Pfizer pulls Jarvik spots, vows more "clarity" on spokespeople

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Pfizer pulled Lipitor ads featuring Dr. Robert Jarvik and vowed that it is “committing to ensuring greater clarity in the roles and responsibilities of its spokespeople in its consumer advertising and promotion.”

In a statement, Pfizer's Ian Read, president of worldwide pharmaceutical operations, defended Jarvik, the campaign and DTC but said: “Nevertheless, the way in which we presented Dr. Jarvik in these ads has, unfortunately, led to misimpressions and distractions from our primary goal of encouraging patient and physician dialogue on the leading cause of death in the world – cardiovascular disease.”

“Going forward, we commit to ensuring there is greater clarity in our advertising regarding the presentation of spokespeople,” Read said, adding that future campaigns, “to be launched in several weeks,” will continue to stress the importance of patients talking to their doctors.

Kaplan Thaler Group handles consumer advertising on the brand. From January, 2006 through September, 2007, Pfizer spent $210 million on Lipitor DTC ads, according to TNS Media Intelligence.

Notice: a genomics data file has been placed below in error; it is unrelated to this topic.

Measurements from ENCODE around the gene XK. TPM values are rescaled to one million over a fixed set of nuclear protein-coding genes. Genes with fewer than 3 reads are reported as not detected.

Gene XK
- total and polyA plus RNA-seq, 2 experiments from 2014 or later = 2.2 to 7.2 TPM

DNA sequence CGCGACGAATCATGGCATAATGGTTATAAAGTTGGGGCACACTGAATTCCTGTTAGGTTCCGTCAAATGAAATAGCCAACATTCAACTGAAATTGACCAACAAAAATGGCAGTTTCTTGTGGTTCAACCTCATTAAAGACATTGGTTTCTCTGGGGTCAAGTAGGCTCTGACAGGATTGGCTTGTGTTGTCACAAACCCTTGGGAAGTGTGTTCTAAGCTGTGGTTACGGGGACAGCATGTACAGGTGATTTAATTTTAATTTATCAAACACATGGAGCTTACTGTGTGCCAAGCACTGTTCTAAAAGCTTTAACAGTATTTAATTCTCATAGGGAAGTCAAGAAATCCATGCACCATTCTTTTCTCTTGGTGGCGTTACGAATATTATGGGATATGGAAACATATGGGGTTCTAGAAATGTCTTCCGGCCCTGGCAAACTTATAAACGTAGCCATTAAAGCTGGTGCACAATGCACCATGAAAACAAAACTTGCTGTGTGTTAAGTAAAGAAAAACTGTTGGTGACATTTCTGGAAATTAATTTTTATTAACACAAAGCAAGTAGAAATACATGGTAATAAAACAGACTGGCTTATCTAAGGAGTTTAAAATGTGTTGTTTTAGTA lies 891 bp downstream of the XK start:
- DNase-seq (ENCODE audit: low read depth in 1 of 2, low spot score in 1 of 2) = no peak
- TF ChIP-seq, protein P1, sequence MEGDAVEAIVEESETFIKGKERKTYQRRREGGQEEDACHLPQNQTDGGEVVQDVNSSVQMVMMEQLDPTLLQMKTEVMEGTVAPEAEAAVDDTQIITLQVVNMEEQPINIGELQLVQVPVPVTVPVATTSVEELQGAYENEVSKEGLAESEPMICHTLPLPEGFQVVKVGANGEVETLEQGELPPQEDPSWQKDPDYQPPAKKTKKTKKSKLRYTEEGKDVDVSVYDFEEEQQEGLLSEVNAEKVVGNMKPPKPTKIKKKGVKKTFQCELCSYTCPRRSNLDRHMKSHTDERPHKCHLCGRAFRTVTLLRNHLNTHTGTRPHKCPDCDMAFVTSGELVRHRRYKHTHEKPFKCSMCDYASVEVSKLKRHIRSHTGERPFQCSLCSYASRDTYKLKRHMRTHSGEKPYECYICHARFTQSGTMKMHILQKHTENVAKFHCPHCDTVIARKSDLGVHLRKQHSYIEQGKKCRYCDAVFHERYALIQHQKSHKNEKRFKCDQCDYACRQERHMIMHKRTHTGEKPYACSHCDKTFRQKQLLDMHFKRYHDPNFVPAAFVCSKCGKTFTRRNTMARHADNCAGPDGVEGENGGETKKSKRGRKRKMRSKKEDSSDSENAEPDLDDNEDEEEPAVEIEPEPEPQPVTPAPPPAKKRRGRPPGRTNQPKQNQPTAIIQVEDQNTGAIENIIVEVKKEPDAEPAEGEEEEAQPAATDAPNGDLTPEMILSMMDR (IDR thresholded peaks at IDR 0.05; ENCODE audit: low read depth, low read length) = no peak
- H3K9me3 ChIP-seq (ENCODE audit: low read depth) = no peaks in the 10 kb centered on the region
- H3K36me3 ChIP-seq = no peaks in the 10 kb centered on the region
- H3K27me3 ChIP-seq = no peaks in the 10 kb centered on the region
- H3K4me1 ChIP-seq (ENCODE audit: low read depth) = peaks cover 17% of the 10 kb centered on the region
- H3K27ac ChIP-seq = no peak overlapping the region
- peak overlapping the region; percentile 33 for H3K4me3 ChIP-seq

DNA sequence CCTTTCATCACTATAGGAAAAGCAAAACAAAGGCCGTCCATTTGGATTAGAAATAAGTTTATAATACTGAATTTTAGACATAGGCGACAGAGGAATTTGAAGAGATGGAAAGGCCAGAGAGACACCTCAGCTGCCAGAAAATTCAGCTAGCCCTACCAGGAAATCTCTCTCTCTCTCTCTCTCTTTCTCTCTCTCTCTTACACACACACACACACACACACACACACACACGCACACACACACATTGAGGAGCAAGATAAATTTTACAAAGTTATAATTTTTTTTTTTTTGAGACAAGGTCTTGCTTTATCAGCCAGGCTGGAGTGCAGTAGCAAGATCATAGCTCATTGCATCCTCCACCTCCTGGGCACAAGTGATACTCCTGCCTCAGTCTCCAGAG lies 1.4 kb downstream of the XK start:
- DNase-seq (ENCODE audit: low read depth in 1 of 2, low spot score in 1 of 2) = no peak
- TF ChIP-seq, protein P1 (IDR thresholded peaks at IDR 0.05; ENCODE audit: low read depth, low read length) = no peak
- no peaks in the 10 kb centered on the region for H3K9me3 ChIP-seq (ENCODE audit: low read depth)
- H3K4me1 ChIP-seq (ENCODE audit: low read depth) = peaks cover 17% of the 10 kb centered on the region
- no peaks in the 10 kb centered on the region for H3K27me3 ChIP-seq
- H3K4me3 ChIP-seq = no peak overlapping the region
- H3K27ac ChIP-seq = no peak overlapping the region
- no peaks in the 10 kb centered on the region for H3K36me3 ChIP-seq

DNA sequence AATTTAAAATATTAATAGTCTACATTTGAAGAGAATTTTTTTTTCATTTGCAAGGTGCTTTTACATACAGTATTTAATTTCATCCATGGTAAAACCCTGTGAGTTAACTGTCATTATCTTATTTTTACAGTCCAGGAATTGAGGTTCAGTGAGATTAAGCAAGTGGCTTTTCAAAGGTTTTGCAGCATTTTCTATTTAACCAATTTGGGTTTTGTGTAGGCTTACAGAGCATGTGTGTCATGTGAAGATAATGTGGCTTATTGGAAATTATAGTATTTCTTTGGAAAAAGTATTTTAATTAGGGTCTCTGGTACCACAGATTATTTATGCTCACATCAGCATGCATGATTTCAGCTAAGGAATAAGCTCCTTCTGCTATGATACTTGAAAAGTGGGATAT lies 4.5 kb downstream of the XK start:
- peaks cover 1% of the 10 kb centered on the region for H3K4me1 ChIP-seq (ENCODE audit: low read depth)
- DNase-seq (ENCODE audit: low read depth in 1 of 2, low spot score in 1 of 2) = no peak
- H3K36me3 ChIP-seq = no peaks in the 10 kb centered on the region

The ads became the target of a congressional investigation last month, as Michigan Democratic Representatives John Dingell and Bart Stupak demanded that Pfizer fork over all records pertaining to the campaign, including financial records, contractual arrangements, contracts, emails, correspondence and scripts for TV and print ads featuring Jarvik. Dingell, chairman of the House Committee on Energy and Commerce, and Stupak, chairman of the House Subcommittee on Oversight and Investigations, took particular interest in Jarvik's professional qualifications, taking issue with the fact that he is neither a licensed nor a practicing physician, and his compensation.

The resulting news coverage, including the revelations that Jarvik was promised $1.35 million for his participation in the campaign and that a stunt double was used to portray him rowing across a lake, was embarrassing for Pfizer.

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